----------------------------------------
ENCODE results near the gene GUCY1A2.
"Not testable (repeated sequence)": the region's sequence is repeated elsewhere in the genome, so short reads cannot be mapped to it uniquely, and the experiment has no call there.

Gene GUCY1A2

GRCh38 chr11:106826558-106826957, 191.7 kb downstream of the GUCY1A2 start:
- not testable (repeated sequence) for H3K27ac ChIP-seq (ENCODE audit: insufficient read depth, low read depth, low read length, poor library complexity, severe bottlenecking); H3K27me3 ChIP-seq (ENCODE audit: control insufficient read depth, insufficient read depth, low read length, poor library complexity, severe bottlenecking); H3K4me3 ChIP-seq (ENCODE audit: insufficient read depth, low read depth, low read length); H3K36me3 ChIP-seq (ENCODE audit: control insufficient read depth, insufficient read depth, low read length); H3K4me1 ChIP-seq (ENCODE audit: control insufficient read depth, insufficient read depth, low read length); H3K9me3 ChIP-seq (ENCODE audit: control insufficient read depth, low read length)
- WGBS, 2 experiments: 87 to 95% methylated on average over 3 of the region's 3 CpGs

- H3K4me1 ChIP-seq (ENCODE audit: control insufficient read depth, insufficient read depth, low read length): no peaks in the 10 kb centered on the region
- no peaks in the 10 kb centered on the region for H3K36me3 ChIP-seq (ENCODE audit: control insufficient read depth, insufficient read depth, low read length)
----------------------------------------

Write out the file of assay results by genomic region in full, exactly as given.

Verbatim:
ENCODE results near the gene GUCY1A2.
"Not testable (repeated sequence)": the region's sequence is repeated elsewhere in the genome, so short reads cannot be mapped to it uniquely, and the experiment has no call there.

Gene GUCY1A2

GRCh38 chr11:106826558-106826957, 191.7 kb downstream of the GUCY1A2 start:
- not testable (repeated sequence) for H3K27ac ChIP-seq (ENCODE audit: insufficient read depth, low read depth, low read length, poor library complexity, severe bottlenecking); H3K27me3 ChIP-seq (ENCODE audit: control insufficient read depth, insufficient read depth, low read length, poor library complexity, severe bottlenecking); H3K4me3 ChIP-seq (ENCODE audit: insufficient read depth, low read depth, low read length); H3K36me3 ChIP-seq (ENCODE audit: control insufficient read depth, insufficient read depth, low read length); H3K4me1 ChIP-seq (ENCODE audit: control insufficient read depth, insufficient read depth, low read length); H3K9me3 ChIP-seq (ENCODE audit: control insufficient read depth, low read length)
- WGBS, 2 experiments: 87 to 95% methylated on average over 3 of the region's 3 CpGs

- H3K4me1 ChIP-seq (ENCODE audit: control insufficient read depth, insufficient read depth, low read length): no peaks in the 10 kb centered on the region
- no peaks in the 10 kb centered on the region for H3K36me3 ChIP-seq (ENCODE audit: control insufficient read depth, insufficient read depth, low read length)